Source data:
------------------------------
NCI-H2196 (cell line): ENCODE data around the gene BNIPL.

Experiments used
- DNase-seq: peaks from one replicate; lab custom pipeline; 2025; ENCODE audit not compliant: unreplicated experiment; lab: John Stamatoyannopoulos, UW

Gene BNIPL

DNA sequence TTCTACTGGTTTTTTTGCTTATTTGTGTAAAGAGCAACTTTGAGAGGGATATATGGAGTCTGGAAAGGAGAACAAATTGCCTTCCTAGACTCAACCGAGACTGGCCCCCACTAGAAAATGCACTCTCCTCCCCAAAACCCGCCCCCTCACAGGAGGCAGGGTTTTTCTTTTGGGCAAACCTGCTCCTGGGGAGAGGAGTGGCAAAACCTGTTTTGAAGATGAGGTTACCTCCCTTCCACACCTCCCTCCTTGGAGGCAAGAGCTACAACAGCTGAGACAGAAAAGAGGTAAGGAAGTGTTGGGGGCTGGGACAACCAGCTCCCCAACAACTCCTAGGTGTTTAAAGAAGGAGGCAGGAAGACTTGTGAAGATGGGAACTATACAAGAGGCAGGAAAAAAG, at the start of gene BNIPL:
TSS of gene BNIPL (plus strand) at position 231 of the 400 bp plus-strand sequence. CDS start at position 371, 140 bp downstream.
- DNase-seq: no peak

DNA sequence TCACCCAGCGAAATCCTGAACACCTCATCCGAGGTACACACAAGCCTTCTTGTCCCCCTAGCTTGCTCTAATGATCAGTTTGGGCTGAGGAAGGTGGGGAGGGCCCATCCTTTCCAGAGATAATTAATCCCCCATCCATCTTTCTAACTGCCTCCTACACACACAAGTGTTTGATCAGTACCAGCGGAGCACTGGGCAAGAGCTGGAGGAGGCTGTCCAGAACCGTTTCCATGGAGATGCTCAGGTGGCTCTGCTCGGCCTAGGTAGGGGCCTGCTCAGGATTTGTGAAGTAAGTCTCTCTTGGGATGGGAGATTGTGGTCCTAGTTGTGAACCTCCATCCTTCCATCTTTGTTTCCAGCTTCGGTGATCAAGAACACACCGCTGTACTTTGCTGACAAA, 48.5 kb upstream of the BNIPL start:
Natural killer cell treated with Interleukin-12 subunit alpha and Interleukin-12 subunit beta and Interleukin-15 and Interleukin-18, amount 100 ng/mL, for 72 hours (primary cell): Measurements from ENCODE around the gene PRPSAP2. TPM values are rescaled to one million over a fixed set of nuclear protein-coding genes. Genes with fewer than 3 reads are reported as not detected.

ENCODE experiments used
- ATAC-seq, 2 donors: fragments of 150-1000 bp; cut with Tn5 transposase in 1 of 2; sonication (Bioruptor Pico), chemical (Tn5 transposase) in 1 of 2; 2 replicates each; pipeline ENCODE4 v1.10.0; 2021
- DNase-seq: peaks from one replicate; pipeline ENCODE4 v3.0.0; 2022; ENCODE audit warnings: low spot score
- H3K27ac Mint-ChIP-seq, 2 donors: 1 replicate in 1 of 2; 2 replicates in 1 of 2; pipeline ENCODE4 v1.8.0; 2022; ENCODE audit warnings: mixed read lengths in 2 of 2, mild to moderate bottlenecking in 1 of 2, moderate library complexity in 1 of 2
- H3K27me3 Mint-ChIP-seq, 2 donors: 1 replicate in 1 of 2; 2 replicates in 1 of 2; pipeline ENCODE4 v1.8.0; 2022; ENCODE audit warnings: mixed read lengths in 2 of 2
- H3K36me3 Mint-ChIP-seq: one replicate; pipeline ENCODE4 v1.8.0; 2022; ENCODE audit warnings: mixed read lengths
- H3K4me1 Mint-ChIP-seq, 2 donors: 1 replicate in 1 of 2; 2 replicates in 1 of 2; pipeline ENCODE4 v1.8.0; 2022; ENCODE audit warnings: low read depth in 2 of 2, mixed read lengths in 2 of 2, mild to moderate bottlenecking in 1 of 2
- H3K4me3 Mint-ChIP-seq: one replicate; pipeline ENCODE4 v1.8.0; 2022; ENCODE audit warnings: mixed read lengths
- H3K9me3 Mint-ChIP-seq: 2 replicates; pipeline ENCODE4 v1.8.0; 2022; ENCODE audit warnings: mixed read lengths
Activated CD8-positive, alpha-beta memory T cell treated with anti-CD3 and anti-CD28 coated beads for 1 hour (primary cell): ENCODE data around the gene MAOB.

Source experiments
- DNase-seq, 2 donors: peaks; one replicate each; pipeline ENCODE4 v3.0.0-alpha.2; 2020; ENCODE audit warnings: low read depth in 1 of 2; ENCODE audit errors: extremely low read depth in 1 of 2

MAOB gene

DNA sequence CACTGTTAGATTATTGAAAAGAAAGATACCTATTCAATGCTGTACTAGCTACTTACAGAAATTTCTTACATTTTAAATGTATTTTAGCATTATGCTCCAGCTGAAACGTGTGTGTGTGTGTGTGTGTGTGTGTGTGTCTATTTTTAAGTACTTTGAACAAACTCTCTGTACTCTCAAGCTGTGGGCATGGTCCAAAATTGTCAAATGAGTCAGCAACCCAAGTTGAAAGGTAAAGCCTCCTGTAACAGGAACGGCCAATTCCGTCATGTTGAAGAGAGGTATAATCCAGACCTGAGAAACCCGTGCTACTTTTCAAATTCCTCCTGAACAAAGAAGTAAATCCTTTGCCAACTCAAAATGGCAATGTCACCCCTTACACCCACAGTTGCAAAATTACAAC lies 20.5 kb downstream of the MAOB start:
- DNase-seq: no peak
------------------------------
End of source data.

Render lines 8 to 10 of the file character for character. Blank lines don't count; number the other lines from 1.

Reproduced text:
DNA sequence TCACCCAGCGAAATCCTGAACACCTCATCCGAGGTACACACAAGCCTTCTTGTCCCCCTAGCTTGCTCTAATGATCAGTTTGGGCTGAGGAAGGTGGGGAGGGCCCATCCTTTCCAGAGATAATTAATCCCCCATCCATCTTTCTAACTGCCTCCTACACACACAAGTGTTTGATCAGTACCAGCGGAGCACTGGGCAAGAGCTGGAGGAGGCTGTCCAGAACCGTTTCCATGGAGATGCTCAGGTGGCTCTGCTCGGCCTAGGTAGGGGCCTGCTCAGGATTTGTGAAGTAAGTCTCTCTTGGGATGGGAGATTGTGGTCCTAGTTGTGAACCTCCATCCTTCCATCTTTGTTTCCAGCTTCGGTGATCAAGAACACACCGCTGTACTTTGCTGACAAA, 48.5 kb upstream of the BNIPL start:
Natural killer cell treated with Interleukin-12 subunit alpha and Interleukin-12 subunit beta and Interleukin-15 and Interleukin-18, amount 100 ng/mL, for 72 hours (primary cell): Measurements from ENCODE around the gene PRPSAP2. TPM values are rescaled to one million over a fixed set of nuclear protein-coding genes. Genes with fewer than 3 reads are reported as not detected.

ENCODE experiments used